(By Correne Coetzer) South African adventurer, De Bruyn Joubert is on a mission to cycle through the 7 Continents. He started August 30, 2013 and has already completed Australia, Europe and is currently 3000km into Asia.
With Antarctica also on his list, ExplorersWeb asked him if he had followed the cyclists who had tried and tested this new mode of traveling last season to the South Pole. Currently De Bruyn is in Tehran, Iran, where he is applying for visas to Turkmenistan, Uzbekistan en Tajikistan, and told ExWeb about selling all his belongings to do this adventure and about some close encounters he had as a lone cyclist.
Where did the idea come from? How much time did you spend on preparation and planning before you have hit the road?
De Bruyn: I have always been very adventurous and about 10 years ago I saw Riaan Manser finish his cycle around Africa. Since then I have always wanted to cycle through Africa. In the beginning of 2013 I was backpacking through South East Asia and on the trip I decided that it was now the time to take on Africa with a bicycle.
I made the decision the end of January 2013 and started to plan from that point. As I was planning the adventure kept growing and ended up deciding to cycle through all the continents. I returned to South Africa the end of April and spent four more months planning and getting everything in place to start in September. So in total I did my planning for about seven months and I did not really get the chance to prepare physically, as every single minute went into the planing of the adventure.
How do you decide where your route should go through a continent and a country?
De Bruyn: During the planning process I planned on which countries I would like to cycle through, most of which I have not been to before. It is impossible to work out a specific route beforehand, so at the moment I'm constantly planning routes as I go. Due to some country instability (like the wars in Iraq, Syria and Afghanistan) I needed to adjust and skip some of these countries where I would have loved to cycle through.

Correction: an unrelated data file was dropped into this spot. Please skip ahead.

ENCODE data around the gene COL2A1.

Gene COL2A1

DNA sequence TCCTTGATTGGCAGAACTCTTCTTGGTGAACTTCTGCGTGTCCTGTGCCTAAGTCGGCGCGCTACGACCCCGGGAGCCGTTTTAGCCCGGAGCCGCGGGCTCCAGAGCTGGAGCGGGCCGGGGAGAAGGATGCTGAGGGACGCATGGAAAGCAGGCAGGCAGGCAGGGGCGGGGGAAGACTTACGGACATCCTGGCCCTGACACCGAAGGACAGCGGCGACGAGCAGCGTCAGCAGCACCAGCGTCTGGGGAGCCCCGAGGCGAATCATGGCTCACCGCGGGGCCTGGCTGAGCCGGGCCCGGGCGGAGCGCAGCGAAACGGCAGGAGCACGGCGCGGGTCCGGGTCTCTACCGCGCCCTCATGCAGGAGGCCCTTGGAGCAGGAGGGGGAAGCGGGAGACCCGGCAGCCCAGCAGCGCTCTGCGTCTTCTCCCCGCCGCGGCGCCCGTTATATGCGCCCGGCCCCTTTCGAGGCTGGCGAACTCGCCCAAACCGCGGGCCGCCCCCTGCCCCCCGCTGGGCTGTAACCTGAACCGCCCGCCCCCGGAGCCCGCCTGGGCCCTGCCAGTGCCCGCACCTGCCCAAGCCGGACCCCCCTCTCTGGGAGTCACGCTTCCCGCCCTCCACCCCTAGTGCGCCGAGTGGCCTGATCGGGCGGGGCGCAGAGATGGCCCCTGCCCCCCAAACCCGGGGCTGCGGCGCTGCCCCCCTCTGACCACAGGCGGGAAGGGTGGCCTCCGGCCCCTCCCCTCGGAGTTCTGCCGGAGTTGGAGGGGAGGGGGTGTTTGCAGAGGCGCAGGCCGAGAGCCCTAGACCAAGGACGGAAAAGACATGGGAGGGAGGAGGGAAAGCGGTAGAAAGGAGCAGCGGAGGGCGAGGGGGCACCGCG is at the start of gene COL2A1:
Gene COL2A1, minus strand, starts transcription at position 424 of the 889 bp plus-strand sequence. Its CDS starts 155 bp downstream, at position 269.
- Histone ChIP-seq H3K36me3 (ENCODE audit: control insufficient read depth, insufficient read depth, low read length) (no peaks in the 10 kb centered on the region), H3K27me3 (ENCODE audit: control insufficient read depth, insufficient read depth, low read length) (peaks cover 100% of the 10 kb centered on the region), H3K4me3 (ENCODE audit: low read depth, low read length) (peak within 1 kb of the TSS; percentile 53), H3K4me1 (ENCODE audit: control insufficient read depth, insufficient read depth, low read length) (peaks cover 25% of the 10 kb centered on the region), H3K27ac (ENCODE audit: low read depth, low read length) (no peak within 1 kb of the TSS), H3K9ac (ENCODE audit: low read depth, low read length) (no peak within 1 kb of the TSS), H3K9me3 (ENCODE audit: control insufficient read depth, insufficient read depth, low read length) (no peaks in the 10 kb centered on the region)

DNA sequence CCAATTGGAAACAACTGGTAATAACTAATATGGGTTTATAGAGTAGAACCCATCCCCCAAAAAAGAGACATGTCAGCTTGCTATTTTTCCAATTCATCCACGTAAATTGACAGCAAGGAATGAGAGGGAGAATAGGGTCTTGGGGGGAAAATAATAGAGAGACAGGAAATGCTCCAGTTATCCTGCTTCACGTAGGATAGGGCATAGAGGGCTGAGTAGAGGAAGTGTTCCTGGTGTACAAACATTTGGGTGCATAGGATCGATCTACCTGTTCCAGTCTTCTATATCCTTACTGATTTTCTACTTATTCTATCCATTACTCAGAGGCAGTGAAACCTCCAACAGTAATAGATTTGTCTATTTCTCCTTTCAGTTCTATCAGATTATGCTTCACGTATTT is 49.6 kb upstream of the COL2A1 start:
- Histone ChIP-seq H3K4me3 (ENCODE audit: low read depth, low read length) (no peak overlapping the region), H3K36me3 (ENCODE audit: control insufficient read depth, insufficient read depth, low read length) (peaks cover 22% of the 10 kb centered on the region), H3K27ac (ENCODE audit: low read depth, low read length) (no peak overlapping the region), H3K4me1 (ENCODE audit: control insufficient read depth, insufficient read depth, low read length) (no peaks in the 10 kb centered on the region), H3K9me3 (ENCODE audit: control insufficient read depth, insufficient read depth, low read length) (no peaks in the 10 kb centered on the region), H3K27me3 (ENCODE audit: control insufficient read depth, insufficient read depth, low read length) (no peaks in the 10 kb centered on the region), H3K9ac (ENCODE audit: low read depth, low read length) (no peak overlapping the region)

Money-wise, this is pretty much on a shoe-string? How do you budget and handle the money matters in each country?
De Bruyn: Money… well, I sold everything back home to get the adventure started and to get me through some of the continents. I''m currently seeking a company that will be interested in becoming a financial sponsor to help with Visas, food and some accommodation for emergencies. I have a basic daily budget which I use to buy the necessities like food and Visas for each country.
I use credit cards in general and try to keep cash of not more than $100 on myself. But things change through each and every country I cycle through. At them moment I'm in Iran where you can’t use any Credit Cards or travellers checks.
You also want to go to Antarctica with your bike. Have you followed the adventurers with their bikes last season on the ice? If yes, What have you learned from them? What do you think is key to successfully cycling on Antarctica? What type of bike would you use there? What route do you plan to take? Which season (year)?
De Bruyn: Yeah, I kept a very close eye on them as they were doing their adventure. I have also followed many other adventures in the Arctic and Antarctica in the past and present. Every single adventure teaches you something about the environment, weather, food, gear they use and most importantly how important it is to be mentally prepared. You can never learn enough before stepping onto a place like Antarctica, the coldest, driest and windiest continent on earth.